Morgan on the move

Jonathan Morgan believes it's a great time to be in the apartment business, especially in the value-add niche Morgan Properties favors.


“This is a unique time to invest in the multifamily sector. The wind is at our back. We are above 95 percent occupied across our portfolio and we are seeing tremendous growth,” said Morgan, director of acquisitions for Morgan Properties, which owns and operates a portfolio of more than 30,000 units in the Northeast and Mid-Atlantic.

“Morgan Properties has experienced 7.8 percent in NOI growth over the last twelve months and we expect to see continued growth in 2013, given the strong fundamentals and economic drivers in our core markets of suburban Philadelphia, New York, New Jersey and the Maryland-D.C. corridor,” he said recently.

Morgan returned to Morgan Properties, a company founded by his father, Mitchell L. Morgan, in 1985 that is headquartered in King of Prussia, Pa., in May 2011, after he attained an MBA from Columbia Business School.

“I stayed actively involved in the business while in school and came back to re-launch our acquisition front and we have been doing some exciting things there. Morgan Properties has acquired over 2,000 units in 2012 and seems well positioned for continued growth as a best-in-class multifamily owner and operator,” he said.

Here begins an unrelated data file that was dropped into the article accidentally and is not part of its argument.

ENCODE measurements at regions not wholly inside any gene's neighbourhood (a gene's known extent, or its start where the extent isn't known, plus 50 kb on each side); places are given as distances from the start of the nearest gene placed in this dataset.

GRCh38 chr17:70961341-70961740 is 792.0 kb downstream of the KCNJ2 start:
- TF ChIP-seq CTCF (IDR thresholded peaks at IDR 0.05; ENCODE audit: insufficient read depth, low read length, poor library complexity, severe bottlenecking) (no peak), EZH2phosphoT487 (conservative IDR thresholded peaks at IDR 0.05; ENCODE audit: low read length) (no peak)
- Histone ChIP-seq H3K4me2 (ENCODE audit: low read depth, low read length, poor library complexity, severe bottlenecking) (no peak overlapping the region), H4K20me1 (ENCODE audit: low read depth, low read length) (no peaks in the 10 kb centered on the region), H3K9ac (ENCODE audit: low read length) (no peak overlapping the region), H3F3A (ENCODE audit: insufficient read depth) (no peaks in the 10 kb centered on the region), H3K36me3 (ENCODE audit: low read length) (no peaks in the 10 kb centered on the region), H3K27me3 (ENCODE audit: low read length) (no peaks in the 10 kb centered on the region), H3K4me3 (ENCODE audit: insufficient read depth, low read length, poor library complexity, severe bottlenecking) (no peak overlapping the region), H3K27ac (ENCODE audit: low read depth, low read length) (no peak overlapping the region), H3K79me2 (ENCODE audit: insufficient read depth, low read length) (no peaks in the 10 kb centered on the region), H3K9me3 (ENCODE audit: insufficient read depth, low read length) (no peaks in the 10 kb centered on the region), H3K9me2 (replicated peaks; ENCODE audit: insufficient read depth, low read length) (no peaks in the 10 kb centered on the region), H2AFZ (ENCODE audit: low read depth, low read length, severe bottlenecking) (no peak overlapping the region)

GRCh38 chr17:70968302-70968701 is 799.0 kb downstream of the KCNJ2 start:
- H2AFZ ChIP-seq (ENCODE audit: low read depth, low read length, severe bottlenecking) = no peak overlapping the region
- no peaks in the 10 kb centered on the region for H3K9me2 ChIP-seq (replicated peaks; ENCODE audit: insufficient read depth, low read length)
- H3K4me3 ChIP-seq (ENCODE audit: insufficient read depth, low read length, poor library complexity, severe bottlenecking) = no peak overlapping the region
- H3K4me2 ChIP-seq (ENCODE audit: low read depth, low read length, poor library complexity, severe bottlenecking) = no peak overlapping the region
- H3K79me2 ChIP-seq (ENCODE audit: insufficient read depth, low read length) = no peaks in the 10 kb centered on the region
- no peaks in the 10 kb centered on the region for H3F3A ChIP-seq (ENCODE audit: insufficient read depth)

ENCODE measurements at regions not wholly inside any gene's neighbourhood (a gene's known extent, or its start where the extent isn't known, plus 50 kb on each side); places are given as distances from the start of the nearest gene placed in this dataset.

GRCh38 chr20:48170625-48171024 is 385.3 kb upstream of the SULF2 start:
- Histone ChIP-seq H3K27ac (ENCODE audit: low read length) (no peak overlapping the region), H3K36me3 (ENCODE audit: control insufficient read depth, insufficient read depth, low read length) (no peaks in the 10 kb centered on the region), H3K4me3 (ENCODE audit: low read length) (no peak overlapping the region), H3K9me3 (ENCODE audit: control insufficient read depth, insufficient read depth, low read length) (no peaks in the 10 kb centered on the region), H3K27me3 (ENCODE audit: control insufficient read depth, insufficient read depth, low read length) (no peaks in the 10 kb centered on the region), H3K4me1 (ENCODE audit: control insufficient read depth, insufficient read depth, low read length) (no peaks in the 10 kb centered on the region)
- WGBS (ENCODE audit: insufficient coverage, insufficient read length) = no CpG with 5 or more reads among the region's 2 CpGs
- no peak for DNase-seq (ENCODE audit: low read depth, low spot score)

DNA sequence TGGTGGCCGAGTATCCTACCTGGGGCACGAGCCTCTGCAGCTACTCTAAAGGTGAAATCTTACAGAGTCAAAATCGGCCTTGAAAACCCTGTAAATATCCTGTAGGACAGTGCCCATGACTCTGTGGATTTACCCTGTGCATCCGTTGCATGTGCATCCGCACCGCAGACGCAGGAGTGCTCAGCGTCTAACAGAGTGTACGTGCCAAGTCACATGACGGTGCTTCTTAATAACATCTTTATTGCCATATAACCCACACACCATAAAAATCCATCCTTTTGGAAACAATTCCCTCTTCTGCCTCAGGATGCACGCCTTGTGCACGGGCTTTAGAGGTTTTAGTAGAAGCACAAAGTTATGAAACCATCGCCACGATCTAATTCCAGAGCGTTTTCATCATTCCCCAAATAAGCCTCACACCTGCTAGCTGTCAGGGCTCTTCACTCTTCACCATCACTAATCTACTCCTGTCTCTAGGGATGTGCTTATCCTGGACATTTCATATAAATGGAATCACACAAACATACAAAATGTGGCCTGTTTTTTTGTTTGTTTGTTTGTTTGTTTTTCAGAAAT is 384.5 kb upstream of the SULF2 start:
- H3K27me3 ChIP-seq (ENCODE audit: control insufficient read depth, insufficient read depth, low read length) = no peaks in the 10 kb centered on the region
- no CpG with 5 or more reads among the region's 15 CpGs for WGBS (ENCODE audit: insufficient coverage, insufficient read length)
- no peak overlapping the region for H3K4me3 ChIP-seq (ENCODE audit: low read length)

He spent the second half of 2011 considering the possible transformation of the privately held company into an apartment REIT. In July, company founder Mitchell Morgan filed an S11 with the Securities and Exchange Commission that detailed plans to go public. At the time, the elder Morgan said he hoped to become “the next Home Properties or bigger.”

But that transformation didn’t happen.

“Any great company needs to evolve and needs to explore its opportunities for growth,” Jonathan Morgan said in January. He explained that the Morgan team originally thought that becoming a REIT might facilitate the multifamily owner-operator’s expansion plans.

But, after further consideration, they decided against taking the public path. “Given all the public market volatility, we decided that there was more of an advantageous investment opportunity to staying a private company and taking a contrarian approach to the REITs,” he said.

Growth from within

In the fourth quarter of 2010, Morgan Properties bought out its institutional partner AIG Global Real Estate Investment Corp.’s interests in 55 apartment communities consisting of around 10,000 units of the 16,784-unit portfolio that had doubled Morgan Properties’ apartment portfolio in 2007 when Morgan acquired it from the Kushner Companies after the ill-fated then-CEO Charles Kushner was sentenced to 18 months in jail for filing false tax returns and false campaign finance reports in 2005.